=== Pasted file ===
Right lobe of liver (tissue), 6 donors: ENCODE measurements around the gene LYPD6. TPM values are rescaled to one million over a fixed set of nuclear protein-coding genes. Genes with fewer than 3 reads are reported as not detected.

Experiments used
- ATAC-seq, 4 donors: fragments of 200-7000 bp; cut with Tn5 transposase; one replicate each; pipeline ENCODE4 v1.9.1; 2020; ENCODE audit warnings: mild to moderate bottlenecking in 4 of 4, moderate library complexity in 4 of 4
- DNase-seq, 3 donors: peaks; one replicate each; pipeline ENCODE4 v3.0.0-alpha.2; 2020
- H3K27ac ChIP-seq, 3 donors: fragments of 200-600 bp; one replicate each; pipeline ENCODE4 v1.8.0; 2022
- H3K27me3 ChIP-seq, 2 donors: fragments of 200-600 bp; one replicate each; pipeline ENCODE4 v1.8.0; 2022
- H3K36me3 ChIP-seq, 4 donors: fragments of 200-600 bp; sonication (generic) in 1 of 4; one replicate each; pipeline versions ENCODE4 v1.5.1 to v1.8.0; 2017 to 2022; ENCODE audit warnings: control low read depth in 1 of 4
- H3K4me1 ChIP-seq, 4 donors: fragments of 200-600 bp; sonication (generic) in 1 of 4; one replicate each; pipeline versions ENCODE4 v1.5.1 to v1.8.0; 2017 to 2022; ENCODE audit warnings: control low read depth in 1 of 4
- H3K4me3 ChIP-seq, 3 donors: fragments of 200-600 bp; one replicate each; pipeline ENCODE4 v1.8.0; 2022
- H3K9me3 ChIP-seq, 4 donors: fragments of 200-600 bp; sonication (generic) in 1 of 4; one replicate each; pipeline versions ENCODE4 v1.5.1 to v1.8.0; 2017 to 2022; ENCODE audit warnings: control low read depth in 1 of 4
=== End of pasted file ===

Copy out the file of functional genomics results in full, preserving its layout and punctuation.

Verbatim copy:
Right lobe of liver (tissue), 6 donors: ENCODE measurements around the gene LYPD6. TPM values are rescaled to one million over a fixed set of nuclear protein-coding genes. Genes with fewer than 3 reads are reported as not detected.

Experiments used
- ATAC-seq, 4 donors: fragments of 200-7000 bp; cut with Tn5 transposase; one replicate each; pipeline ENCODE4 v1.9.1; 2020; ENCODE audit warnings: mild to moderate bottlenecking in 4 of 4, moderate library complexity in 4 of 4
- DNase-seq, 3 donors: peaks; one replicate each; pipeline ENCODE4 v3.0.0-alpha.2; 2020
- H3K27ac ChIP-seq, 3 donors: fragments of 200-600 bp; one replicate each; pipeline ENCODE4 v1.8.0; 2022
- H3K27me3 ChIP-seq, 2 donors: fragments of 200-600 bp; one replicate each; pipeline ENCODE4 v1.8.0; 2022
- H3K36me3 ChIP-seq, 4 donors: fragments of 200-600 bp; sonication (generic) in 1 of 4; one replicate each; pipeline versions ENCODE4 v1.5.1 to v1.8.0; 2017 to 2022; ENCODE audit warnings: control low read depth in 1 of 4
- H3K4me1 ChIP-seq, 4 donors: fragments of 200-600 bp; sonication (generic) in 1 of 4; one replicate each; pipeline versions ENCODE4 v1.5.1 to v1.8.0; 2017 to 2022; ENCODE audit warnings: control low read depth in 1 of 4
- H3K4me3 ChIP-seq, 3 donors: fragments of 200-600 bp; one replicate each; pipeline ENCODE4 v1.8.0; 2022
- H3K9me3 ChIP-seq, 4 donors: fragments of 200-600 bp; sonication (generic) in 1 of 4; one replicate each; pipeline versions ENCODE4 v1.5.1 to v1.8.0; 2017 to 2022; ENCODE audit warnings: control low read depth in 1 of 4